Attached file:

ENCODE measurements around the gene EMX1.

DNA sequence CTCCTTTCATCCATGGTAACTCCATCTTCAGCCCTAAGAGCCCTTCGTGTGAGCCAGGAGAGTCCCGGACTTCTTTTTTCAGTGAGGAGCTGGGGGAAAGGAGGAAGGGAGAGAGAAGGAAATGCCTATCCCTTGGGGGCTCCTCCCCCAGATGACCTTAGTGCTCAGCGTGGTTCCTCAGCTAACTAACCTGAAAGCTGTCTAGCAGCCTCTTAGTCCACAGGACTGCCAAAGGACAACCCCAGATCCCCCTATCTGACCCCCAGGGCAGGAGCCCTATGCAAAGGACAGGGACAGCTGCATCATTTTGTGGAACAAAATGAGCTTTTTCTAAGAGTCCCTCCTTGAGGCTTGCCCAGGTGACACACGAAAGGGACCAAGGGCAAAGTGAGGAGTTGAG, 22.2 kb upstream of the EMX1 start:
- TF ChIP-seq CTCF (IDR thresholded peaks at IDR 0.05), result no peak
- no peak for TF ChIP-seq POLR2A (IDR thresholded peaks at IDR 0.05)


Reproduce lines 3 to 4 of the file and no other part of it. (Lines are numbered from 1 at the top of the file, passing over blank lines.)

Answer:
- TF ChIP-seq CTCF (IDR thresholded peaks at IDR 0.05), result no peak
- no peak for TF ChIP-seq POLR2A (IDR thresholded peaks at IDR 0.05)